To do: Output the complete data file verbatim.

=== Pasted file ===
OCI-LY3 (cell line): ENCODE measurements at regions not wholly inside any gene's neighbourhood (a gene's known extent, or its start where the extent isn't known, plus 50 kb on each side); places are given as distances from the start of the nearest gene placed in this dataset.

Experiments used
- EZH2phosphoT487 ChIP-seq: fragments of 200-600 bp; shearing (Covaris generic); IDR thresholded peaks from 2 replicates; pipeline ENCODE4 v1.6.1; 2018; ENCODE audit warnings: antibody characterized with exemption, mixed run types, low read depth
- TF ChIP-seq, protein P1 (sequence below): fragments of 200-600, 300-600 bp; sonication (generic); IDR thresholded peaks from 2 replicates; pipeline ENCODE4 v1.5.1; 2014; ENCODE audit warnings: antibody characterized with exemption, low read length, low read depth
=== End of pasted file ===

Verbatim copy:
OCI-LY3 (cell line): ENCODE measurements at regions not wholly inside any gene's neighbourhood (a gene's known extent, or its start where the extent isn't known, plus 50 kb on each side); places are given as distances from the start of the nearest gene placed in this dataset.

Experiments used
- EZH2phosphoT487 ChIP-seq: fragments of 200-600 bp; shearing (Covaris generic); IDR thresholded peaks from 2 replicates; pipeline ENCODE4 v1.6.1; 2018; ENCODE audit warnings: antibody characterized with exemption, mixed run types, low read depth
- TF ChIP-seq, protein P1 (sequence below): fragments of 200-600, 300-600 bp; sonication (generic); IDR thresholded peaks from 2 replicates; pipeline ENCODE4 v1.5.1; 2014; ENCODE audit warnings: antibody characterized with exemption, low read length, low read depth